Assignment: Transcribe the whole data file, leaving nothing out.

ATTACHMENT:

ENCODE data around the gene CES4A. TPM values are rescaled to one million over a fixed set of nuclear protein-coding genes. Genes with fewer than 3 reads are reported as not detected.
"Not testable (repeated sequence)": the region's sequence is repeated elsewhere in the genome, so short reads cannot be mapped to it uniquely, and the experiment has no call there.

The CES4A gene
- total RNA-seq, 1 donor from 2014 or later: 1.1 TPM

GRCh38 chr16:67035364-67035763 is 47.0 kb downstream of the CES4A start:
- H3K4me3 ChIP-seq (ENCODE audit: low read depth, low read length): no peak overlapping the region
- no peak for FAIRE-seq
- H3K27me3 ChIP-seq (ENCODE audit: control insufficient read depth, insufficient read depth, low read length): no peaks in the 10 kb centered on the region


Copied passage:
ENCODE data around the gene CES4A. TPM values are rescaled to one million over a fixed set of nuclear protein-coding genes. Genes with fewer than 3 reads are reported as not detected.
"Not testable (repeated sequence)": the region's sequence is repeated elsewhere in the genome, so short reads cannot be mapped to it uniquely, and the experiment has no call there.

The CES4A gene
- total RNA-seq, 1 donor from 2014 or later: 1.1 TPM

GRCh38 chr16:67035364-67035763 is 47.0 kb downstream of the CES4A start:
- H3K4me3 ChIP-seq (ENCODE audit: low read depth, low read length): no peak overlapping the region
- no peak for FAIRE-seq
- H3K27me3 ChIP-seq (ENCODE audit: control insufficient read depth, insufficient read depth, low read length): no peaks in the 10 kb centered on the region